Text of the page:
photo by: Katie Charlotte

Preservation Magazine, Fall 2022

A Savannah, Georgia, Couple Embraces the Character of Their 1850s House

From our interview with Litchfield Carpenter and Washington Dender:

Washington: I always had an interest in preservation. I read a lot of history books when I was a child and minored in history when I was in college. My parents bought an old staircase and a Palladian window and wood floors, things like that, and had an architect design a house around them.

Litchfield: I had a very similar background with my interest in history early on, and it’s primarily through family. My mother loved to tell stories about family history. You start to get some of the social history of what people were doing and how they lived in houses. Then I got involved in American antiques and furniture, so it was more through the objects and what they say about social history.

Washington: We’re always doing some sort of preservation. We’re willing to live with things in order to preserve them rather than try to change the footprint of the house.

Front of House_DenderCarpenter

photo by: Katie Charlotte

Litchfield Carpenter (at left) and Washington Dender in front of their Savannah row house.

Litchfield: We went down to Savannah in 1999 for a home and garden tour. And then I told Wash that we had a real estate appointment to go look at this home I’d seen in the real estate ads of Preservation magazine. We [were living in Atlanta and] hadn’t really thought about Savannah, but we’d been looking for an investment-type rental property with the idea that we might want to fix it up and go down and live there at some future date. The house had a wonderful aura about it even though it had been chopped up into cheesy apartments.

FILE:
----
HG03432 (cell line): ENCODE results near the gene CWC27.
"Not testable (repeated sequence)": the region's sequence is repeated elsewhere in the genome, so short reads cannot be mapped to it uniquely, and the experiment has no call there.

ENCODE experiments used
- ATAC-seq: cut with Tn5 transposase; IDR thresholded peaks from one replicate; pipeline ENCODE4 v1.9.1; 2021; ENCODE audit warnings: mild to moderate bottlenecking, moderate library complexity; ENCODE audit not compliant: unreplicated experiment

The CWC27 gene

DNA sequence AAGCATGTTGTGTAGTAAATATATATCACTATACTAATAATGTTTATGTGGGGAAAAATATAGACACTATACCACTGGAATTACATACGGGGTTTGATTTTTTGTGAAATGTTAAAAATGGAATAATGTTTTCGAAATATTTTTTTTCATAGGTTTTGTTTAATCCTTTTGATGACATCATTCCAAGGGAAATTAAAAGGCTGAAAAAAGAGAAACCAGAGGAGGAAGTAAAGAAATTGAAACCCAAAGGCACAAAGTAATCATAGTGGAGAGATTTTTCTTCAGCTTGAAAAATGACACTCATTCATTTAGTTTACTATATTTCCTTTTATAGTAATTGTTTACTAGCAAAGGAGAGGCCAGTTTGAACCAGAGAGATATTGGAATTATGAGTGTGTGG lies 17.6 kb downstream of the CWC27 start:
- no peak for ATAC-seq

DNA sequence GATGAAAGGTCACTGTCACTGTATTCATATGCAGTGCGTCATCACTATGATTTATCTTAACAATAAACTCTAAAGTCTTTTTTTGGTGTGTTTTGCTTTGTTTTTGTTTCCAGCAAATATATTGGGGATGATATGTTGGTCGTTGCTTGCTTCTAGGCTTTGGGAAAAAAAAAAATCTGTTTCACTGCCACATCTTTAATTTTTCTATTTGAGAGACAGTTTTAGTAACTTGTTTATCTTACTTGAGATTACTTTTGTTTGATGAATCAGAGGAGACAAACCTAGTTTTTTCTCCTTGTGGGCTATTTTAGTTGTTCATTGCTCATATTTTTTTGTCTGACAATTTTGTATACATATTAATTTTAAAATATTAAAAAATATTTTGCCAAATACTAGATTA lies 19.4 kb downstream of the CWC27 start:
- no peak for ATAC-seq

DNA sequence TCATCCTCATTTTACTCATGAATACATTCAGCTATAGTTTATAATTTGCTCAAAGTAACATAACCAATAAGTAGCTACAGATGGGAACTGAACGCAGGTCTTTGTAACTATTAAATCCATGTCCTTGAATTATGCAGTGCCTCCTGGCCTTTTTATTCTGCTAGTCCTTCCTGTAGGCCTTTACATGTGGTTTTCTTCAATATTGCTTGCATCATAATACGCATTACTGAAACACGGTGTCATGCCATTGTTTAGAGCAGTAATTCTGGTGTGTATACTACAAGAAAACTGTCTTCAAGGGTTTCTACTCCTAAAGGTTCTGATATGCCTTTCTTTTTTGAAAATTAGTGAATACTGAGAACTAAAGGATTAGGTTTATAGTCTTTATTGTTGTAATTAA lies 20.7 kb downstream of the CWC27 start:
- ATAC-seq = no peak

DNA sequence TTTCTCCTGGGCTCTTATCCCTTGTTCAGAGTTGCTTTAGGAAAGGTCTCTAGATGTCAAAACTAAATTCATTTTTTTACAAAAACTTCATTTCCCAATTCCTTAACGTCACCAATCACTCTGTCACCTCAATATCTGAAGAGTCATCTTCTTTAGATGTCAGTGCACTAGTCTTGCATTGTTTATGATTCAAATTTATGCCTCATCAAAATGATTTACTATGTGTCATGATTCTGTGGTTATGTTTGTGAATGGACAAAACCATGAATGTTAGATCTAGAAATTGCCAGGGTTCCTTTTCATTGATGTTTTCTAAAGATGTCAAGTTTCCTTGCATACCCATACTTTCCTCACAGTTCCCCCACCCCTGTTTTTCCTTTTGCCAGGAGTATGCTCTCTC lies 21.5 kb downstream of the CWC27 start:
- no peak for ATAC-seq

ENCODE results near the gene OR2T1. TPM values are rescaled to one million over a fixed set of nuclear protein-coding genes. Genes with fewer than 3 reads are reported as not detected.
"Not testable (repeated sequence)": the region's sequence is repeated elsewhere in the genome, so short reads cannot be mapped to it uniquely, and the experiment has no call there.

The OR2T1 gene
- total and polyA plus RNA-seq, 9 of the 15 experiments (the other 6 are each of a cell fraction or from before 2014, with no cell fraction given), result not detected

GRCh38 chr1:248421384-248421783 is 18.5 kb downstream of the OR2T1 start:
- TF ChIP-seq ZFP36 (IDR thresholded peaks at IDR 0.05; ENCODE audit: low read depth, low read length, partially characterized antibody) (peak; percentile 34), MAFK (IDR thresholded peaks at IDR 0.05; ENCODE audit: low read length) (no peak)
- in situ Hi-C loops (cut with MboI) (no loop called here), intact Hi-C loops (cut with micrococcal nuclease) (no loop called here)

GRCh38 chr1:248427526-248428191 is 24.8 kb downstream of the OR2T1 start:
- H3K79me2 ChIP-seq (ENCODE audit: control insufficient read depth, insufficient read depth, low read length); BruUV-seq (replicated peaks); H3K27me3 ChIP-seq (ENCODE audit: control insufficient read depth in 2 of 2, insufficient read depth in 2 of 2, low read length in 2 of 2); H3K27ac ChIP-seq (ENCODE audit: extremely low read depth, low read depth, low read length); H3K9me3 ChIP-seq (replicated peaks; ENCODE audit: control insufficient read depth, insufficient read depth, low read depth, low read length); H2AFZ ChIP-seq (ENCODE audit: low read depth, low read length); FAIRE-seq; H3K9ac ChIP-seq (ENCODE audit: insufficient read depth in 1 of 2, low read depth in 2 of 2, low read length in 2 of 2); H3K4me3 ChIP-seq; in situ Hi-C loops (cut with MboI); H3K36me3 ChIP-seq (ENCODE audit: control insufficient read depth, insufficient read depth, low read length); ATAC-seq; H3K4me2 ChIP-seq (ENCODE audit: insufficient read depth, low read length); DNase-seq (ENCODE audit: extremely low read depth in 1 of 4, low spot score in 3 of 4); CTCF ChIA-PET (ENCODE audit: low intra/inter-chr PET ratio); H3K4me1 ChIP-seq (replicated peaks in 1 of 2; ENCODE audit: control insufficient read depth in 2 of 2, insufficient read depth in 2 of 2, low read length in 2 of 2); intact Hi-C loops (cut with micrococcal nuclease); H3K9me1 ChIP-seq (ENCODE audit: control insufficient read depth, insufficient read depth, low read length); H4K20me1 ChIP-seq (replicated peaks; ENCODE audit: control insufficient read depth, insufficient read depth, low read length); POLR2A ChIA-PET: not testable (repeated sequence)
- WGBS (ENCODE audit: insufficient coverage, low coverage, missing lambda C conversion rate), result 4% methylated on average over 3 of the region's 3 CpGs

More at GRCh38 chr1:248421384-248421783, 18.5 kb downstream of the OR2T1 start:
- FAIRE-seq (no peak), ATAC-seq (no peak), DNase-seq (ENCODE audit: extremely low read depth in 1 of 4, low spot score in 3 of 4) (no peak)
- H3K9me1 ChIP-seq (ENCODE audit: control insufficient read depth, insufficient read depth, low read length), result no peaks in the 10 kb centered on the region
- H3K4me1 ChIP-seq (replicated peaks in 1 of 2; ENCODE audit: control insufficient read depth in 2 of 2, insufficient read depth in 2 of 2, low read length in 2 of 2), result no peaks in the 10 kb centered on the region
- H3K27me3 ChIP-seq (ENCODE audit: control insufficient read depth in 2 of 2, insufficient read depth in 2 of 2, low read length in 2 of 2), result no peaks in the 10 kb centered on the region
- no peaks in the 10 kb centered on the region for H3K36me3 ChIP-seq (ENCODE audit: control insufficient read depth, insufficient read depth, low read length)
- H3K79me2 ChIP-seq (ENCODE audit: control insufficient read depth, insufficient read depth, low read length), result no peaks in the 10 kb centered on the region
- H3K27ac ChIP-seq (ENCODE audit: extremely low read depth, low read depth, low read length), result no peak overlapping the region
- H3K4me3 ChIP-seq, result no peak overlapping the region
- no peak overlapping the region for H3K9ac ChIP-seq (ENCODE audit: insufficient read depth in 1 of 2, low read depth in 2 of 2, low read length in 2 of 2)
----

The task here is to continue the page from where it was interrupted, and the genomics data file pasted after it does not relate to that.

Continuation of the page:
Washington: I went reluctantly. I said, “We’re not buying anything in Savannah, it’s too far away.” But I will say one thing we liked was that the bones were good. [The previous owners] hadn’t mucked anything up; they had added temporary walls for apartments, but you could peel that all back. That stayed on our minds for a few months before we bought it.

The property was divided into five different apartments. We were like, OK, we need this thing to pay for itself. We rented it [out] as apartments and kept [that] going for 16 years until it paid itself off. So we had plenty of time to explore and think about it and draw little plans for how we wanted it to be.

Litchfield: Shortly after we bought it, I went to the Georgia Historical Society in Savannah and tried to find a bit of background about the house and who had lived there. My background is [in] curatorial work with a museum in Tennessee, but [even so,] it was difficult to find information.

Gordon Row, circa 1852–1853, was built as a speculative group of 15 brick homes in the then-new upscale residential area of Savannah just north of grand Forsyth Park. During this time in Savannah many of the homes were built by enslaved laborers as well as free Black workers and recent Irish immigrants. Savannah had a large population of enslaved workers living in town whose owners lived elsewhere but would hire them out for various craftsmen jobs as brick masons, plasterers, wood carvers, cooks, etc.

We did find some census records that we think pertain to our house, which listed one or two young Irish girls in service. Savannah had a large Irish population and a large number of Irish immigrants, so this would not be uncommon. We do not have any records about any enslaved persons working at 111 West Gordon pre–Civil War.

Front Parlor and Dining Room

photo by: Katie Charlotte

The front parlor and dining room each contain an original cast-iron mantelpiece.

Washington: Through the census records, we found that it was usually a single family who lived there [before it became apartments in the 20th century]. These families were generally white-collar professionals who worked in the businesses in Savannah.